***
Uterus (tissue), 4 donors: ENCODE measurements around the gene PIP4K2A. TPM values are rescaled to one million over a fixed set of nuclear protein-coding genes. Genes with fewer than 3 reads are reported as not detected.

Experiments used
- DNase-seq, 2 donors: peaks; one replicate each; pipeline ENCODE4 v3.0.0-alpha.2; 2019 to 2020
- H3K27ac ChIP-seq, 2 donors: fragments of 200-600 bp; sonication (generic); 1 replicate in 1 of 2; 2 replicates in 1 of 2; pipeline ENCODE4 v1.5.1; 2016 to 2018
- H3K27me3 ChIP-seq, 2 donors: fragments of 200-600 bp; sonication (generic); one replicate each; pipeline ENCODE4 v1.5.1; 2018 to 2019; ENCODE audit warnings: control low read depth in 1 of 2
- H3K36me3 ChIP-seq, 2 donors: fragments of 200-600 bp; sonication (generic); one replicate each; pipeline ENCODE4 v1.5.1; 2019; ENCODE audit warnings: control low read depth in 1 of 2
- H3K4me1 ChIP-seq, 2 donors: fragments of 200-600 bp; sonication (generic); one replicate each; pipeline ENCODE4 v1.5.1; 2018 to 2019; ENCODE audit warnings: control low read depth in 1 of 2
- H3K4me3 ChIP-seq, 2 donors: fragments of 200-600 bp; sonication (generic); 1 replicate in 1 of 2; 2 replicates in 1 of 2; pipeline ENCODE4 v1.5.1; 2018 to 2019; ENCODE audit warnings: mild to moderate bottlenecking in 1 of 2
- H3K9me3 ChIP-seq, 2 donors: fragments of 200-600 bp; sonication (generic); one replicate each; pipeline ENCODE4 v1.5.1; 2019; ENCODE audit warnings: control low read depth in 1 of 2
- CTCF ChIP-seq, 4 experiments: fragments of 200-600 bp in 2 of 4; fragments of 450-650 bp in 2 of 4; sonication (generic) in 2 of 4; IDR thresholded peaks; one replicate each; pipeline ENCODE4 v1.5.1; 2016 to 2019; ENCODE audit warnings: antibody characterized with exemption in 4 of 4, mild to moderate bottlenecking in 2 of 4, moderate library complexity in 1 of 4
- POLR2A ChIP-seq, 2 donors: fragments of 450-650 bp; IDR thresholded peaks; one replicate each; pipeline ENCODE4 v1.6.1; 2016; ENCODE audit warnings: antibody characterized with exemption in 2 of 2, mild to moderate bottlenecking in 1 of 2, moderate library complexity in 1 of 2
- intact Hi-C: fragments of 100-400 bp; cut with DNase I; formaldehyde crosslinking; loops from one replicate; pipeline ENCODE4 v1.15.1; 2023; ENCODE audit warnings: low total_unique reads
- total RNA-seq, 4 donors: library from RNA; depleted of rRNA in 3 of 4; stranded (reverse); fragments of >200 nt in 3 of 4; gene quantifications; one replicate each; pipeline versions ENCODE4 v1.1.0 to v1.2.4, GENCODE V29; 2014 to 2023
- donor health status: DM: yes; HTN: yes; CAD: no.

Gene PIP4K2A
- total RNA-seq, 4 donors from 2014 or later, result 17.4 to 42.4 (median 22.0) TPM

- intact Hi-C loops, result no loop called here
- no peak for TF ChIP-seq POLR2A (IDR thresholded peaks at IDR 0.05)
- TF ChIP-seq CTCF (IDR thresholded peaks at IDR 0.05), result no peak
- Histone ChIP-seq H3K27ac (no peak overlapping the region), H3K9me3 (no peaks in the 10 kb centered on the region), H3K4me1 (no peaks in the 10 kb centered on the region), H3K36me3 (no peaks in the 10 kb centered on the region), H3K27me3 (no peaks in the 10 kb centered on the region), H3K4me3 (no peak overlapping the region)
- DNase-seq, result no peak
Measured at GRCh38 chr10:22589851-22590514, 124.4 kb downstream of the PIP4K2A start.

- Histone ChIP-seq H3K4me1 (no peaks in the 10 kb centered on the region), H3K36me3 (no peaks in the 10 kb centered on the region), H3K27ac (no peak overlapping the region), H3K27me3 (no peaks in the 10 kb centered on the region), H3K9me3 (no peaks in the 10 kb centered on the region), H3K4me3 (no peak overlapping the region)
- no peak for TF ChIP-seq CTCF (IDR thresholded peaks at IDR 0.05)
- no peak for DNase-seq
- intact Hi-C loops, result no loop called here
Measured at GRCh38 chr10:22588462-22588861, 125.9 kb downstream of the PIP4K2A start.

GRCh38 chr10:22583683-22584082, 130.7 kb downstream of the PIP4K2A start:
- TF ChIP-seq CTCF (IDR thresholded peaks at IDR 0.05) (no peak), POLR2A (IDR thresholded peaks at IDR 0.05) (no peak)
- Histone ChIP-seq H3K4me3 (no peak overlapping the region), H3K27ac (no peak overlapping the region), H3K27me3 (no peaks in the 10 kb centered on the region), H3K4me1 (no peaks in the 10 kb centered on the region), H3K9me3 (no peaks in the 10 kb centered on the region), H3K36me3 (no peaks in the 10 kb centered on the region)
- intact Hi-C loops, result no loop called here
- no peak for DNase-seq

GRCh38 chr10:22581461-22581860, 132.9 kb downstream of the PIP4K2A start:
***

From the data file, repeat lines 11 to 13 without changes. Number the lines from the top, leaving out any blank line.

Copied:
- POLR2A ChIP-seq, 2 donors: fragments of 450-650 bp; IDR thresholded peaks; one replicate each; pipeline ENCODE4 v1.6.1; 2016; ENCODE audit warnings: antibody characterized with exemption in 2 of 2, mild to moderate bottlenecking in 1 of 2, moderate library complexity in 1 of 2
- intact Hi-C: fragments of 100-400 bp; cut with DNase I; formaldehyde crosslinking; loops from one replicate; pipeline ENCODE4 v1.15.1; 2023; ENCODE audit warnings: low total_unique reads
- total RNA-seq, 4 donors: library from RNA; depleted of rRNA in 3 of 4; stranded (reverse); fragments of >200 nt in 3 of 4; gene quantifications; one replicate each; pipeline versions ENCODE4 v1.1.0 to v1.2.4, GENCODE V29; 2014 to 2023